September 15, 2016: Clinical Infectious Diseases: An Official Publication of the Infectious Diseases Society of America
Rajesh Janardhanan, Muhammad Umar Kamal, Irbaz Bin Riaz, M Cristy Smith
UNLABELLED: SummaryIn intravenous drug abusers, infective endocarditis usually involves right-sided valves, with Staphylococcus aureus being the most common etiologic agent. We present a patient who is an intravenous drug abuser with left-sided (aortic valve) endocarditis caused by Enterococcus faecalis who subsequently developed an anterior mitral valve aneurysm, which is an exceedingly rare complication. A systematic literature search was conducted which identified only five reported cases in the literature of mitral valve aneurysmal rupture in the setting of E...
March 2016: Echo Research and Practice
Sean I Tracy, Sherry-Ann Brown, John T Ratelle, Anjali Bhagra
A 59-year-old man was admitted with a 3-month history of daily fevers as well as bilateral knee pain and swelling. Medical history was significant for bilateral knee arthroplasties 4 years prior to admission. Two sets of peripheral blood cultures as well as bilateral knee synovial fluid grew Enterococcus faecalis within 10 hours. Transoesophageal echocardiography revealed aortic and mitral valve vegetations suggestive of infectious endocarditis, with severe regurgitation secondary to large size. The patient's hospitalisation was complicated by acute heart failure, necessitating emergent mitral valve repair and aortic valve replacement, followed shortly thereafter by bilateral total knee arthroplasty resection with placement of antibiotic spacers...
2016: BMJ Case Reports
Shinji Ogihara, Ryoichi Saito, Etsuko Sawabe, Michio Hagihara, Shuji Tohda
A male patient was admitted to our hospital due to infectious endocarditis. He had been treated with levofloxacin for 6 weeks, sulbactam/cefoperazone for 4 weeks, and benzylpenicillin for 2 days prior to valve replacement surgery. Gram-positive cocci, with morphology consistent with γ-Streptococcus, were detected in blood cultures obtained at admission, as well as in vegetation obtained from the aortic valve. However, the strain could not be identified using biochemical methods. Sequencing of the 16S rRNA gene indicated that the culture was a small-colony variant of Enterococcus faecalis...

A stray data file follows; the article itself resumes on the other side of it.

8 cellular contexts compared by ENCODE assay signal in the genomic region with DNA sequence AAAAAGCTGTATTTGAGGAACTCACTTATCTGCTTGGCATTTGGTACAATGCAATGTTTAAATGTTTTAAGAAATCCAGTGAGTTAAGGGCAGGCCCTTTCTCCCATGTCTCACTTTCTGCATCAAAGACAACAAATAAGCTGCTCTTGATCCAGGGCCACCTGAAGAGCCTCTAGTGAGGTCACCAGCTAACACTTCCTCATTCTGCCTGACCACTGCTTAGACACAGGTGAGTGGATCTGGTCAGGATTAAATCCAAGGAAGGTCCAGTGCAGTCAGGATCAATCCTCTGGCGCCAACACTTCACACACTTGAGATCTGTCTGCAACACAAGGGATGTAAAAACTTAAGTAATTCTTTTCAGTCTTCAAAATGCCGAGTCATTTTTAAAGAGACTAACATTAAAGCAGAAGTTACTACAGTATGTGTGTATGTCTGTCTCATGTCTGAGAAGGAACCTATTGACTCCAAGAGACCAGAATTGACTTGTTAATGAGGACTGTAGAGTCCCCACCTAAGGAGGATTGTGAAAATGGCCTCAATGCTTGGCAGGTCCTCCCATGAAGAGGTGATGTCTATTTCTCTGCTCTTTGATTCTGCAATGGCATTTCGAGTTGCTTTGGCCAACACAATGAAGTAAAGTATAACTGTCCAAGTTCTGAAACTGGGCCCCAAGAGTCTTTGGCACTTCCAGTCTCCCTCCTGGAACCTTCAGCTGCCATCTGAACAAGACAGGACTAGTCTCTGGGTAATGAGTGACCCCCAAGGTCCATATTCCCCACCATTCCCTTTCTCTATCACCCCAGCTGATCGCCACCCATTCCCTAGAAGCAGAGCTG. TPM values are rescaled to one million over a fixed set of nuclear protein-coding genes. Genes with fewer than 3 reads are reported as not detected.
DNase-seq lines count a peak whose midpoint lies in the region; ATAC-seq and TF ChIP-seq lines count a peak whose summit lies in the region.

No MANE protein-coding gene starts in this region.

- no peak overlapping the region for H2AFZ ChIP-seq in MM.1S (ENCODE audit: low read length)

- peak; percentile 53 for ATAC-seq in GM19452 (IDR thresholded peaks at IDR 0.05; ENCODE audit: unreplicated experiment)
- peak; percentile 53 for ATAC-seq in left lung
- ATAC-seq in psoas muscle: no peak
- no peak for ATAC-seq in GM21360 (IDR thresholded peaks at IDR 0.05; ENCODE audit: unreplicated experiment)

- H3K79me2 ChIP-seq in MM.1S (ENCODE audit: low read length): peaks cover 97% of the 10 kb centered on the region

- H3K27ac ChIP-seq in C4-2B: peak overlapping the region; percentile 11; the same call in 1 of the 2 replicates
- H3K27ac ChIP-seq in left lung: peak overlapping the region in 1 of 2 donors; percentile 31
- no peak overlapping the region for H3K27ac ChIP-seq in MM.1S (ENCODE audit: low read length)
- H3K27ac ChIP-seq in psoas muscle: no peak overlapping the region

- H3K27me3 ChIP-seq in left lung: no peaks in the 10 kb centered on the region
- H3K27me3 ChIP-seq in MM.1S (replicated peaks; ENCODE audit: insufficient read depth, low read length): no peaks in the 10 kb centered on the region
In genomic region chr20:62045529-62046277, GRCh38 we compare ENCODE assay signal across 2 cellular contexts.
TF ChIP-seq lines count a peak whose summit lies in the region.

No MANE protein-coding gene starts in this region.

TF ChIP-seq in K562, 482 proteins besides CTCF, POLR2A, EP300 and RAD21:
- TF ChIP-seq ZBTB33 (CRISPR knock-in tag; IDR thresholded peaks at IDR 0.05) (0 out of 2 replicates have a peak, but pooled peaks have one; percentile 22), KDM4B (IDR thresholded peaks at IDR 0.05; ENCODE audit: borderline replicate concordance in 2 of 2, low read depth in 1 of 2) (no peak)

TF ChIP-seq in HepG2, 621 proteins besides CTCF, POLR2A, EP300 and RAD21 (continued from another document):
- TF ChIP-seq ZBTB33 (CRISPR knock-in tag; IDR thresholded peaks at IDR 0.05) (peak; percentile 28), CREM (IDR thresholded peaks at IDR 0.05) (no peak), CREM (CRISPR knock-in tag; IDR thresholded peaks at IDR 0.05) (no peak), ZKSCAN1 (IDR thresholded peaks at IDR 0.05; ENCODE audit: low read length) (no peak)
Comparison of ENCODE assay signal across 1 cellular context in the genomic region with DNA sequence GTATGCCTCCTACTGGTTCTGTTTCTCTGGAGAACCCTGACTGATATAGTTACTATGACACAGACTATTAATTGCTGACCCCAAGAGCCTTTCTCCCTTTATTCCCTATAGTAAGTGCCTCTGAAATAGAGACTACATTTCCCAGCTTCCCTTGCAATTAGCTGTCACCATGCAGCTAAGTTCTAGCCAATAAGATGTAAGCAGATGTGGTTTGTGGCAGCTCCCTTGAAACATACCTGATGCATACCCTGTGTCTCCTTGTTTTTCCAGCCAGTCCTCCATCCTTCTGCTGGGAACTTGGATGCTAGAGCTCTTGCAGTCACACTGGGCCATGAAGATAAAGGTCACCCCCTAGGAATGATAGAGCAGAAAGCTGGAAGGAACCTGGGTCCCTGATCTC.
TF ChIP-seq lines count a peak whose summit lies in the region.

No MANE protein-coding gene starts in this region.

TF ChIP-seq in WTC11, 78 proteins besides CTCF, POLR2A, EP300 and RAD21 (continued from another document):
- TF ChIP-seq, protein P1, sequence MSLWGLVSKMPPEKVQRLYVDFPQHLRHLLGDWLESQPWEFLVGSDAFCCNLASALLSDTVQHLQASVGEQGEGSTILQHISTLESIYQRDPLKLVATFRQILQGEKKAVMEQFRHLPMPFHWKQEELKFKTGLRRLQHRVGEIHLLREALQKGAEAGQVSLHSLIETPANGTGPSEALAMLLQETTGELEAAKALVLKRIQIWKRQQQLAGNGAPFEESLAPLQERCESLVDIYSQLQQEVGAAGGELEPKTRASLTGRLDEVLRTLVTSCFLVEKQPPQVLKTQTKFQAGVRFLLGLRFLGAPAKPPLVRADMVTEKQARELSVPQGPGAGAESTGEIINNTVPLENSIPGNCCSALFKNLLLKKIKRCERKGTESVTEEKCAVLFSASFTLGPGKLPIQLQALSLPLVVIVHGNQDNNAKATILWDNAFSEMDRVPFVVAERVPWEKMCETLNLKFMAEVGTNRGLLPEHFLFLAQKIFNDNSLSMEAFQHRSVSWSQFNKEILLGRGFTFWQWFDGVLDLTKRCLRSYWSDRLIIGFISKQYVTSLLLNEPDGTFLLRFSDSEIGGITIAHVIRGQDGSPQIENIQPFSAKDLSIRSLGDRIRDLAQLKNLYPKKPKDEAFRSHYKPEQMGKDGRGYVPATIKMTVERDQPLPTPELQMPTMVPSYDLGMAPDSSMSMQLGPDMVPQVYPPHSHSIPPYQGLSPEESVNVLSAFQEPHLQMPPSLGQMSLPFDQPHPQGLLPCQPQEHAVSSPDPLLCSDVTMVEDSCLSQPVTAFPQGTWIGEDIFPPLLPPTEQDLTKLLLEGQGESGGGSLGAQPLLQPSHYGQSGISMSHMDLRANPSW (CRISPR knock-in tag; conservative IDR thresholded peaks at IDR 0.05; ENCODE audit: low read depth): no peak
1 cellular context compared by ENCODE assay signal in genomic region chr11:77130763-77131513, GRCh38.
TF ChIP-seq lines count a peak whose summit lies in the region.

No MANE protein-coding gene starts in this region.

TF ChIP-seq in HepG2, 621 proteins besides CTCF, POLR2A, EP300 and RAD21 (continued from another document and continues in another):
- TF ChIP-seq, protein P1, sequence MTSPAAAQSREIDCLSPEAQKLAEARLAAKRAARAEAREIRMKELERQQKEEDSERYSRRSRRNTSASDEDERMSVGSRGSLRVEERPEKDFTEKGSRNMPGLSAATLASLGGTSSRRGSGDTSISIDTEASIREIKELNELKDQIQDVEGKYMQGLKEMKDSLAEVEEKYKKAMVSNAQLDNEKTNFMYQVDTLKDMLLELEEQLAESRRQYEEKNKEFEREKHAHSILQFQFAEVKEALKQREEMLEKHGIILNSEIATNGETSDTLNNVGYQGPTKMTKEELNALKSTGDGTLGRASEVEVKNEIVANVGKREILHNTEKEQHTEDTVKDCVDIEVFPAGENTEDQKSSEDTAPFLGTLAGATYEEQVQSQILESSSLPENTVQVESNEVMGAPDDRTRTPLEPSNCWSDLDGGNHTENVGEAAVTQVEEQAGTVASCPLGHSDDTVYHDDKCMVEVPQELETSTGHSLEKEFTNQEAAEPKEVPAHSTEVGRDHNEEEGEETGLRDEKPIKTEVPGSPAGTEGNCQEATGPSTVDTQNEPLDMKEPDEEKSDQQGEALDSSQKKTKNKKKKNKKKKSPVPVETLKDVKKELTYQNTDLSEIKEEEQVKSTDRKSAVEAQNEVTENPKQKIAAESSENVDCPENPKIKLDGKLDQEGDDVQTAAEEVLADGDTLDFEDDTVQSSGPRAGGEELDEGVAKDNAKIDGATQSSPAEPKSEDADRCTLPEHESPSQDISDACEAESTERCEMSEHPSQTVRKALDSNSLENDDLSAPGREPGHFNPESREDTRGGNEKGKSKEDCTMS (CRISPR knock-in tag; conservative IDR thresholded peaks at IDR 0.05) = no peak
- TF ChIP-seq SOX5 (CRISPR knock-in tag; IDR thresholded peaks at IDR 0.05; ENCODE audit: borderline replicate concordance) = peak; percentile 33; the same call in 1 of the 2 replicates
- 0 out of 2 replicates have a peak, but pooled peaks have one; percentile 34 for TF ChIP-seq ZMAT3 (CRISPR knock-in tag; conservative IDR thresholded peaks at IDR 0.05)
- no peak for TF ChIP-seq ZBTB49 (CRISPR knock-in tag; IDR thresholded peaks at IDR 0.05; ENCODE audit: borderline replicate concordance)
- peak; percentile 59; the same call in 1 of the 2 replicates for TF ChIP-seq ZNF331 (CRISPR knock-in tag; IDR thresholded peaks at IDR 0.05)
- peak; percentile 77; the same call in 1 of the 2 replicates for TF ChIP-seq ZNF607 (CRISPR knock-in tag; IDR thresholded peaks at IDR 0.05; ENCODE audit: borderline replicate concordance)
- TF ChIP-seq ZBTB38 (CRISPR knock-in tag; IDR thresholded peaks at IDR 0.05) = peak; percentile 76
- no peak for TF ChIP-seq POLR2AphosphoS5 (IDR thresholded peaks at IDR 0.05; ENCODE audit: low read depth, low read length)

October 2016: Journal of Infection and Chemotherapy: Official Journal of the Japan Society of Chemotherapy
Sabina Leanti La Rosa, Maria Camila Montealegre, Kavindra V Singh, Barbara E Murray
Enterococcus faecalis is an opportunistic pathogen that ranks among the leading causes of biofilm-associated infections. We previously demonstrated that the endocarditis- and biofilm-associated pili (Ebp) of E. faecalis play a major role in biofilm formation, adherence to abiotic surfaces and experimental infections. In this study, derivatives of E. faecalis strain OG1 were engineered to further characterize functions of Ebp pili. Loss of pili resulted in a 36-fold decrease in the number of closely associated cells when OG1RFΔebpABC was mixed with OG1SSpΔebpABC, compared with mixing the Ebp+ parental strains...
May 2016: Microbiology
Megan K Luther, Louis B Rice, Kerry L LaPlante
Ampicillin-ceftriaxone combination therapy has become a predominant treatment for serious Enterococcus faecalis infections, such as endocarditis. Unfortunately, ceftriaxone use is associated with future vancomycin-resistant enterococcus colonization. We evaluated E. faecalis in an in vitro pharmacodynamic model against simulated human concentration-time profiles of ampicillin plus ceftaroline, cefepime, ceftriaxone, or gentamicin. Ampicillin-cefepime and ampicillin-ceftaroline demonstrated activities similar to those of ampicillin-ceftriaxone against E...
May 2016: Antimicrobial Agents and Chemotherapy
S Hernández Egido, M Siller Ruiz, S Inés Revuelta, I García García, J L Muñoz Bellido